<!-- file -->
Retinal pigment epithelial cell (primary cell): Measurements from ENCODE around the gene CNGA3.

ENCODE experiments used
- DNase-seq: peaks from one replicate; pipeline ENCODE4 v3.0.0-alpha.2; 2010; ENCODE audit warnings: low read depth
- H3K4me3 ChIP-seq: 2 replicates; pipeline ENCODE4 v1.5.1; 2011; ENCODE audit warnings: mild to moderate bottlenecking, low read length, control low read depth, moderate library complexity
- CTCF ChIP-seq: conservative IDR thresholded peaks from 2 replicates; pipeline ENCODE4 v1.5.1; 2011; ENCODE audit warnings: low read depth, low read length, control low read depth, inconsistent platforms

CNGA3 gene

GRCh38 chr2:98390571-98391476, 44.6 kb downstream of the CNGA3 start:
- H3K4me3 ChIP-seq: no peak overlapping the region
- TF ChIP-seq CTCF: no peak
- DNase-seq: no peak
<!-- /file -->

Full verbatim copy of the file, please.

Retinal pigment epithelial cell (primary cell): Measurements from ENCODE around the gene CNGA3.

ENCODE experiments used
- DNase-seq: peaks from one replicate; pipeline ENCODE4 v3.0.0-alpha.2; 2010; ENCODE audit warnings: low read depth
- H3K4me3 ChIP-seq: 2 replicates; pipeline ENCODE4 v1.5.1; 2011; ENCODE audit warnings: mild to moderate bottlenecking, low read length, control low read depth, moderate library complexity
- CTCF ChIP-seq: conservative IDR thresholded peaks from 2 replicates; pipeline ENCODE4 v1.5.1; 2011; ENCODE audit warnings: low read depth, low read length, control low read depth, inconsistent platforms

CNGA3 gene

GRCh38 chr2:98390571-98391476, 44.6 kb downstream of the CNGA3 start:
- H3K4me3 ChIP-seq: no peak overlapping the region
- TF ChIP-seq CTCF: no peak
- DNase-seq: no peak